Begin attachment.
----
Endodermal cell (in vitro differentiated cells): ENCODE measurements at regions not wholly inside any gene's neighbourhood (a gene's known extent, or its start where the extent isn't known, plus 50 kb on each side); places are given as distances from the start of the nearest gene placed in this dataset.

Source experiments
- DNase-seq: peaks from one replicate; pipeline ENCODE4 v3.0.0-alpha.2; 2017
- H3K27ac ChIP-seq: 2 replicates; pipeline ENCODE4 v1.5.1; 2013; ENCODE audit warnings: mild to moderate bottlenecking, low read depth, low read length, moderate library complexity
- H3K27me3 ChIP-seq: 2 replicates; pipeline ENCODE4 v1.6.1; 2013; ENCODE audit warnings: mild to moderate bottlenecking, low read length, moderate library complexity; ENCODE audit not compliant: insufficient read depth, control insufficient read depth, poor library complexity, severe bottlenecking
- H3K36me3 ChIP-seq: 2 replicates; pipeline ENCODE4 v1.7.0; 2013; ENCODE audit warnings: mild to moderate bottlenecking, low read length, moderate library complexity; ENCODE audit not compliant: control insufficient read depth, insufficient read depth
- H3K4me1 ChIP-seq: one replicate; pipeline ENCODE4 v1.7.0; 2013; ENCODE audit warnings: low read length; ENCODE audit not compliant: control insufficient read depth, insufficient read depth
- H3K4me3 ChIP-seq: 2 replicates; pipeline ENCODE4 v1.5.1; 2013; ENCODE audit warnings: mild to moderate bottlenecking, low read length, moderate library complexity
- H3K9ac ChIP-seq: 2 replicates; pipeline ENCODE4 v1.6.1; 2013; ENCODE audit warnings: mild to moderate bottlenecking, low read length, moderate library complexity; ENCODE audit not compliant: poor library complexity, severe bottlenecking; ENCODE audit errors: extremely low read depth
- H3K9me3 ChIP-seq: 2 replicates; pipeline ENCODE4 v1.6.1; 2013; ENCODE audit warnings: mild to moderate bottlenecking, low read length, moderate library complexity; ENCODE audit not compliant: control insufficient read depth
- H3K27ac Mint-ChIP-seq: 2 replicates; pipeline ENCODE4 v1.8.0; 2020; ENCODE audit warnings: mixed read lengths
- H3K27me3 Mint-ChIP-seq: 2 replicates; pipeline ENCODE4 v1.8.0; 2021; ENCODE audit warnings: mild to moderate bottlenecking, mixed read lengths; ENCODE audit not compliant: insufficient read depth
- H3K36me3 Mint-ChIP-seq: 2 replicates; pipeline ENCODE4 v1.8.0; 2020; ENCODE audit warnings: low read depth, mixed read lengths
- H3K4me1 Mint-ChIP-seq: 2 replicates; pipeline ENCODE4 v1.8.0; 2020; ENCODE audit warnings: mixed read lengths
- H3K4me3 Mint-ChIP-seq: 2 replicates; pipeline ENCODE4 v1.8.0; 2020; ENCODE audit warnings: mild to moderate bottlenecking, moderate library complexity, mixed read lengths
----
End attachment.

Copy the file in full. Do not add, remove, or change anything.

Endodermal cell (in vitro differentiated cells): ENCODE measurements at regions not wholly inside any gene's neighbourhood (a gene's known extent, or its start where the extent isn't known, plus 50 kb on each side); places are given as distances from the start of the nearest gene placed in this dataset.

Source experiments
- DNase-seq: peaks from one replicate; pipeline ENCODE4 v3.0.0-alpha.2; 2017
- H3K27ac ChIP-seq: 2 replicates; pipeline ENCODE4 v1.5.1; 2013; ENCODE audit warnings: mild to moderate bottlenecking, low read depth, low read length, moderate library complexity
- H3K27me3 ChIP-seq: 2 replicates; pipeline ENCODE4 v1.6.1; 2013; ENCODE audit warnings: mild to moderate bottlenecking, low read length, moderate library complexity; ENCODE audit not compliant: insufficient read depth, control insufficient read depth, poor library complexity, severe bottlenecking
- H3K36me3 ChIP-seq: 2 replicates; pipeline ENCODE4 v1.7.0; 2013; ENCODE audit warnings: mild to moderate bottlenecking, low read length, moderate library complexity; ENCODE audit not compliant: control insufficient read depth, insufficient read depth
- H3K4me1 ChIP-seq: one replicate; pipeline ENCODE4 v1.7.0; 2013; ENCODE audit warnings: low read length; ENCODE audit not compliant: control insufficient read depth, insufficient read depth
- H3K4me3 ChIP-seq: 2 replicates; pipeline ENCODE4 v1.5.1; 2013; ENCODE audit warnings: mild to moderate bottlenecking, low read length, moderate library complexity
- H3K9ac ChIP-seq: 2 replicates; pipeline ENCODE4 v1.6.1; 2013; ENCODE audit warnings: mild to moderate bottlenecking, low read length, moderate library complexity; ENCODE audit not compliant: poor library complexity, severe bottlenecking; ENCODE audit errors: extremely low read depth
- H3K9me3 ChIP-seq: 2 replicates; pipeline ENCODE4 v1.6.1; 2013; ENCODE audit warnings: mild to moderate bottlenecking, low read length, moderate library complexity; ENCODE audit not compliant: control insufficient read depth
- H3K27ac Mint-ChIP-seq: 2 replicates; pipeline ENCODE4 v1.8.0; 2020; ENCODE audit warnings: mixed read lengths
- H3K27me3 Mint-ChIP-seq: 2 replicates; pipeline ENCODE4 v1.8.0; 2021; ENCODE audit warnings: mild to moderate bottlenecking, mixed read lengths; ENCODE audit not compliant: insufficient read depth
- H3K36me3 Mint-ChIP-seq: 2 replicates; pipeline ENCODE4 v1.8.0; 2020; ENCODE audit warnings: low read depth, mixed read lengths
- H3K4me1 Mint-ChIP-seq: 2 replicates; pipeline ENCODE4 v1.8.0; 2020; ENCODE audit warnings: mixed read lengths
- H3K4me3 Mint-ChIP-seq: 2 replicates; pipeline ENCODE4 v1.8.0; 2020; ENCODE audit warnings: mild to moderate bottlenecking, moderate library complexity, mixed read lengths